L-carnitine treatment improves cardiac performance and restores high-energy phosphate pools in cardiomyopathic Syrian hamster.
Hamsters with either the dilated (BIO 53.58) or hypertrophic (BIO 14.6) form of cardiomyopathy and an inbred control strain of hamster (F1B) were treated for 6 months with high-dose L-carnitine (1 g/kg/day i.p.). After treatment, the animals were killed and their hearts perfused by the isolated working technique. Mechanical performance (as indicated by the double product of heart rate and left ventricular [LV] peak systolic pressure) of both carnitine-treated cardiomyopathic groups was increased significantly above their respective sham-treated groups. Associated with these increases in mechanical performance were significant increases in both peak-positive LV dP/dt (index of contractility) and peak negative dP/dt (index of relaxation) in both carnitine-treated myopathic groups. Serum carnitine levels were increased 10-15 times within 2 hours after injection of L-carnitine in all 3 groups. Myocardial free-carnitine levels were increased twofold in both control and dilated myopathic hearts above their respective sham-treated groups, restoring the level in the dilated hearts comparable to those of controls. Myocardial carnitine levels in the hypertrophic group were not significantly affected by treatment. Total high-energy phosphate stores, i.e., ATP plus creatine phosphate, were restored to control levels by L-carnitine treatment in both cardiomyopathic groups. Levels of the breakdown products of ATP were maintained primarily in the more readily convertible adenosine diphosphate and adenosine monophosphate forms in all three treated groups. These changes resulted in significantly higher ratios of (ATP)/(ADP + AMP + adenosine) and (creatine phosphate)/(creatine) in the treated hearts. This is the first study demonstrating that high-dose L-carnitine treatment results in improved cardiac performance and increased myocardial total high-energy phosphate stores in the Syrian hamster model with one of two distinct forms of cardiomyopathy, i.e., dilated or hypertrophic. The mechanisms for these effects of exogenous L-carnitine treatment cannot be totally explained by changes in oxidative energy metabolism.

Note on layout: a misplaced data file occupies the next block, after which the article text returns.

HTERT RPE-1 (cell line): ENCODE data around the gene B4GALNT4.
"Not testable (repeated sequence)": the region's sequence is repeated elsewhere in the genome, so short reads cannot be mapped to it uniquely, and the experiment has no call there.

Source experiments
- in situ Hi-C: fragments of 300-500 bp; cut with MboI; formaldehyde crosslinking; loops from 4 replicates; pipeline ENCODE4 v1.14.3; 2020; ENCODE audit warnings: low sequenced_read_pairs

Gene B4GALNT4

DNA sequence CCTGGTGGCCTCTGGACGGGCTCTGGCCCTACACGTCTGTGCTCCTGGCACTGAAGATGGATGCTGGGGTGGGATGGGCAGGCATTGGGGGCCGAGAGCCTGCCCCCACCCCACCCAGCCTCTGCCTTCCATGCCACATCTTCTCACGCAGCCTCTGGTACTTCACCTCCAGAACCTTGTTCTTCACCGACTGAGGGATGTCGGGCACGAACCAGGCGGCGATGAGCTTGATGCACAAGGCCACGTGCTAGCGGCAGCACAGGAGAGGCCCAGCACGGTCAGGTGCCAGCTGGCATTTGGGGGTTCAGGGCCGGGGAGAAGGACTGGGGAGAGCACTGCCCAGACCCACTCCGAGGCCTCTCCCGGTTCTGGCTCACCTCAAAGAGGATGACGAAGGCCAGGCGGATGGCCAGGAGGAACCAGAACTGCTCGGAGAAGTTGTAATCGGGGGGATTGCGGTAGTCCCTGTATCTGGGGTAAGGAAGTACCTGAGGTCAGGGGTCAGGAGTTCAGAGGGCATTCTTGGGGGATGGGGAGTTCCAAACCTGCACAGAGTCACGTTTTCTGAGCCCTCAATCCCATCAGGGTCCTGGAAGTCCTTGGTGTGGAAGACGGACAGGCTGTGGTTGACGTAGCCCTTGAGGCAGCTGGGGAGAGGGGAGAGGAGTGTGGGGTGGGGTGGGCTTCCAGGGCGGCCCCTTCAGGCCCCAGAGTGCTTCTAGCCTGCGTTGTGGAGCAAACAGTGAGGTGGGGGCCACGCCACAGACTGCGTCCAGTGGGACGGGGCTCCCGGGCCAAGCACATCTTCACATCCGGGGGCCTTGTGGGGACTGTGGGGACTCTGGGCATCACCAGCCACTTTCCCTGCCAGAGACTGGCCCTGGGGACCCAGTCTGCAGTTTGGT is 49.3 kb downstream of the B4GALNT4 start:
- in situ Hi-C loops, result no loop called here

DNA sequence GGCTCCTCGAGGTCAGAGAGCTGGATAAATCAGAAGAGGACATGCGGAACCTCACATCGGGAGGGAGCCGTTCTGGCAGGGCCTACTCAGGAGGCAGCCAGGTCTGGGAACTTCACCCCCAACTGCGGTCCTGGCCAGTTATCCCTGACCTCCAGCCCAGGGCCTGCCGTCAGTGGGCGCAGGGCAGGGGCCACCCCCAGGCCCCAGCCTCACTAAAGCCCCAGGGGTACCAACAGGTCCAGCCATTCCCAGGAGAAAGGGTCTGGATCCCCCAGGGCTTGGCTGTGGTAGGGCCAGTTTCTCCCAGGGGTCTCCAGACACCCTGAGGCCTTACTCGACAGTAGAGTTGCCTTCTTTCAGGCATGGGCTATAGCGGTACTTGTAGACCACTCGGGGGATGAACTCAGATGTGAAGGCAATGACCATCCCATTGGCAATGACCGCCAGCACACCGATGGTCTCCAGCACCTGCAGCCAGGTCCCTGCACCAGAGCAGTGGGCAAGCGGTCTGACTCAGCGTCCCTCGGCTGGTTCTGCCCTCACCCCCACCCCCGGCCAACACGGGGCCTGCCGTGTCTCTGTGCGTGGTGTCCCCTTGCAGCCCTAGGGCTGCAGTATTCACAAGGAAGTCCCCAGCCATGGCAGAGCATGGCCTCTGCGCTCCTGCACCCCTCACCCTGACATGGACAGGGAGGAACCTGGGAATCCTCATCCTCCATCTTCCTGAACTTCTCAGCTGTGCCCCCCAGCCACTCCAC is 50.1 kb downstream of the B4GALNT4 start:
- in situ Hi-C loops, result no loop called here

- Copyright © 1987 by American Heart Association